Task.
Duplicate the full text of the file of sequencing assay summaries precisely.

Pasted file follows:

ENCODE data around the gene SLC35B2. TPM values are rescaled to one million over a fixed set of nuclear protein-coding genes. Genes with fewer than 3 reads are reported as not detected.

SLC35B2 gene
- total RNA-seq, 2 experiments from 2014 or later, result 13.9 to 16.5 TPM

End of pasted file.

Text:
ENCODE data around the gene SLC35B2. TPM values are rescaled to one million over a fixed set of nuclear protein-coding genes. Genes with fewer than 3 reads are reported as not detected.

SLC35B2 gene
- total RNA-seq, 2 experiments from 2014 or later, result 13.9 to 16.5 TPM